12. Vliesstoffgebilde nach Anspruch 10, bei dem der Copolyester das Reaktionsprodukt aus einem Polykondensationspolyester, mindestens 75 Mol-% Glycolid, bezogen auf die Gesamtmolzahl Lacton, und einem Lacton ausgewählt aus der Gruppe bestehend aus Lactid (l, d, dl, meso), p-Dioxanon, Trimethylencarbonat, epsilon-Caprolacton, delta-Valerolacton, beta-Butyrolacton, epsilon-Decalacton, 2,5-Diketomorpholin, Pivalolacton, alpha,alpha-Diethylpropiolacton, Ethylencarbonat, Ethylenoxalat, 3-Methyl-1,4-dioxan-2,5-dion, 3,3-Diethyl-1,4-dioxan-2,5-dion, gamma-Butyrolacton, 1,4-Dioxepan-2-on, 1,5-Dioxepan-2-on, 1,4-Dioxan-2-on, 6,8-Dioxabicyclooctan-7-on sowie Kombinationen davon umfasst.
     
    13. Vliesstoffgebilde nach Anspruch 10, bei dem der Polykondensationspolyester das Reaktionsprodukt aus Diglykolsäure und/oder einem Derivat davon, bis zu 25 Mol-% einer aliphatischen Disäure, bezogen auf die Gesamtmolzahl Säure, und Diethylenglykol umfasst.
     
    14. Vliesstoffgebilde nach einem der Ansprüche 10 bis 13, bei dem der Copolyester über ein gewichtsmittleres Molekulargewicht (MW) von 25 000 bis 70 000 g/mol verfügt.
     
    15. Vliesstoffgebilde nach Anspruch 14, bei dem das Polykondensationspolymer über ein gewichtsmittleres Molekulargewicht (MW) von 10 000 bis 25 000 g/mol verfügt.
     


    Revendications

    1. Procédé de formation d'un voile non tissé comprenant le soufflage à l'état fondu d'une composition de copolyester absorbable, comprenant les étapes consistant à :

    (a) alimenter une extrudeuse avec une composition de copolyester absorbable, la composition de copolyester absorbable comprenant le produit réactionnel d'un polyester de polycondensation et d'au moins un monomère lactone, le polyester de polycondensation comprenant le produit réactionnel d'acide diglycolique et/ou d'un dérivé de celui-ci et de diéthylèneglycol ; le copolyester comprenant 30 à 60 % en poids du polyester de polycondensation par rapport au poids total du copolyester ; le copolyester ayant une cristallinité telle que déterminée par diffraction des rayons X aux grands angles (WAXD) allant de 10 à 50 % ;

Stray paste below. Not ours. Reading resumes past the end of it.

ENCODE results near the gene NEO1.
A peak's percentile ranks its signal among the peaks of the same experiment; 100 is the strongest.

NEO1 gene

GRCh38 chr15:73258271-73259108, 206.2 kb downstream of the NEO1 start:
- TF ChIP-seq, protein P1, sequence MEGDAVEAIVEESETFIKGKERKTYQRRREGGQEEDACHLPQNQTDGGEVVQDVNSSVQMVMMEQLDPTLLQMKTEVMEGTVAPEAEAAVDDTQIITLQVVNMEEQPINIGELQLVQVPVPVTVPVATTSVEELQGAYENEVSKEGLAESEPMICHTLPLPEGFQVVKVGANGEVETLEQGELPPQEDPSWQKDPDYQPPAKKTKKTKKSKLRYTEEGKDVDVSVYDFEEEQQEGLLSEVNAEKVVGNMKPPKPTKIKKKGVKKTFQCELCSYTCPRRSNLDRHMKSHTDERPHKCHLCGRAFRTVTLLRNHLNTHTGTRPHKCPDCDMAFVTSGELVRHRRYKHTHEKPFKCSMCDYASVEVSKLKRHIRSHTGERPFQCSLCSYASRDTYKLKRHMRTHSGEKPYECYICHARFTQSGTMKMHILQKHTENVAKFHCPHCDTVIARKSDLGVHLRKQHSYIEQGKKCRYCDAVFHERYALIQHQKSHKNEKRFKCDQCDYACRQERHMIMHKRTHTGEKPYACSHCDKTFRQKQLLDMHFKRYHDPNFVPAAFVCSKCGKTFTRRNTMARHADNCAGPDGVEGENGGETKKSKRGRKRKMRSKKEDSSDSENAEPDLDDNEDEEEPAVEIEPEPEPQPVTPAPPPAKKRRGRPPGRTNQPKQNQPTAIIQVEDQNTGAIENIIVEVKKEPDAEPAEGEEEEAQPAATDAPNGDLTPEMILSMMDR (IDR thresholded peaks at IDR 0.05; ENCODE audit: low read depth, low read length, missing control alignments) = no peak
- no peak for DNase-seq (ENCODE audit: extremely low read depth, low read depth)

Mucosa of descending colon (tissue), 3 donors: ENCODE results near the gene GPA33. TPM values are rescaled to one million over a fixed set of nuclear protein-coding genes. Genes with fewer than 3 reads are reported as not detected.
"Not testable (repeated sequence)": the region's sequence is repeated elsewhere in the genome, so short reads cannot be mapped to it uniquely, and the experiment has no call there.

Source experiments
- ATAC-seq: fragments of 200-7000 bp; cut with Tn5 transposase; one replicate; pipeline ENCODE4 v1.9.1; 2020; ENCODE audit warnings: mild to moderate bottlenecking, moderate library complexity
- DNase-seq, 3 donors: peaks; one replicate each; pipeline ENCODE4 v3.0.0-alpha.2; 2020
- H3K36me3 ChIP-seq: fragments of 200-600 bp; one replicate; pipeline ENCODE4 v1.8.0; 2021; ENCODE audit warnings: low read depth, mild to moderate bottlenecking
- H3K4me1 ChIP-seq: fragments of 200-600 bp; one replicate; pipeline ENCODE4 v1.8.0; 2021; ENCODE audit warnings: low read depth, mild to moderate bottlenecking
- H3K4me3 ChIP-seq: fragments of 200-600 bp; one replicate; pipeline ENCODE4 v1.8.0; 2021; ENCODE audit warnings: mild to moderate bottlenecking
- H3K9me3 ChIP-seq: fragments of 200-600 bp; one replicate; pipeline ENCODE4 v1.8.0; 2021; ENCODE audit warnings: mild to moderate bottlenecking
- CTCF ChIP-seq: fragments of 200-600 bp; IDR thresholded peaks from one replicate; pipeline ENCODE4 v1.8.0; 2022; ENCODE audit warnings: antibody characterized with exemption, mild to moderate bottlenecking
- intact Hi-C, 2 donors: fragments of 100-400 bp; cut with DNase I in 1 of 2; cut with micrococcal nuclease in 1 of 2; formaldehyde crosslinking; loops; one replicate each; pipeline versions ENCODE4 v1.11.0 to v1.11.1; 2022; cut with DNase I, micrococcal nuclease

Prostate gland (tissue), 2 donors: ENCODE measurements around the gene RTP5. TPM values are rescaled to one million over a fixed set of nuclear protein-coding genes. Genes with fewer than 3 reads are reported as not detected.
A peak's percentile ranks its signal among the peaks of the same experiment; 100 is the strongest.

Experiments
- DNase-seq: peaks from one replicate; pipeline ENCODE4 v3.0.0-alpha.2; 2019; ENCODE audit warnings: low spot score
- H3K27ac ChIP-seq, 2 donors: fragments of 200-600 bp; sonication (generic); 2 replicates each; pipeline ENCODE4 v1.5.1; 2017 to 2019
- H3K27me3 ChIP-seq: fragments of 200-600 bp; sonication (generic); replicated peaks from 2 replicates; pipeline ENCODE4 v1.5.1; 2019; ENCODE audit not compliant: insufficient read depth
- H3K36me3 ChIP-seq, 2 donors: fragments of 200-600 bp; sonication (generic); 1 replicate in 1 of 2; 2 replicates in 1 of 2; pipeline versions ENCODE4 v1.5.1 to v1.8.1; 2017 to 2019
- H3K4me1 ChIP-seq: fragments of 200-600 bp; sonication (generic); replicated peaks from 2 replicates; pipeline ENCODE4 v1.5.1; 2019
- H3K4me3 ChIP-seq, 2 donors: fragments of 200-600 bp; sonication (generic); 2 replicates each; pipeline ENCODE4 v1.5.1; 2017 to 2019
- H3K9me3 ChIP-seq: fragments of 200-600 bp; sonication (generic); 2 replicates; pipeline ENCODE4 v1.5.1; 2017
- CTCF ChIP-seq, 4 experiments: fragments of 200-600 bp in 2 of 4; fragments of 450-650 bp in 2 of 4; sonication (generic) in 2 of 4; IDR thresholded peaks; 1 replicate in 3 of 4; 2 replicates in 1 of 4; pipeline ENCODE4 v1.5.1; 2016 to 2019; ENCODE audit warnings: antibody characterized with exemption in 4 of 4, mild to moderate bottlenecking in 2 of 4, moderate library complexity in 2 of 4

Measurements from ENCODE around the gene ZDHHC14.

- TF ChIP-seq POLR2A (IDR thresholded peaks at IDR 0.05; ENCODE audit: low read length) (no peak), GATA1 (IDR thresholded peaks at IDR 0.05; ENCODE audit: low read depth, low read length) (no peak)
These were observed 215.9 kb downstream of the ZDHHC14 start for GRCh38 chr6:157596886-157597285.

(b) extruder la composition polymère dans un ensemble tête d'extrusion, l'ensemble tête d'extrusion ayant une pluralité de filières, pour former des fils de filaments ;

    (c) affiner les fils de filaments avec de l'air chaud pour former des microfibres ;

    (d) recueillir les microfibres sur un crible collecteur ; et

    (e) refroidir et solidifier les microfibres pour former un voile non tissé.


     
    2. Procédé selon la revendication 1, dans lequel l'au moins un monomère lactone est le glycolide.
     
    3. Procédé selon la revendication 1, dans lequel le copolyester comprend le produit réactionnel d'un polyester de polycondensation, d'au moins 75 pour cent en mole de glycolide par rapport aux moles totales de lactone et d'une lactone choisie dans le groupe constitué par le lactide (l, d, dl, méso), la p-dioxanone, le carbonate de triméthylène, l'epsilon-caprolactone, la delta-valérolactone, la bêta-butyrolactone, l'epsilon-décalactone, la 2,5-dicétomorpholine, la pivalolactone, l'alpha, alpha-diéthylpropiolactone, le carbonate d'éthylène, l'oxalate d'éthylène, la 3-méthyl-1,4-dioxane-2,5-dione, la 3,3-diéthyl-1,4-dioxane-2,5-dione, la gamma-butyrolactone, la 1,4-dioxépan-2-one, la 1,5-dioxépan-2-one, la 1,4-dioxan-2-one, la 6,8-dioxabicyclooctan-7-one et les associations de ceux-ci.
     
    4. Procédé selon la revendication 1, dans lequel le polyester de polycondensation comprend le produit réactionnel d'acide diglycolique et/ou d'un dérivé de celui-ci, de jusqu'à 25 pour cent en mole d'un diacide aliphatique par rapport aux moles totales d'acide et de diéthylèneglycol.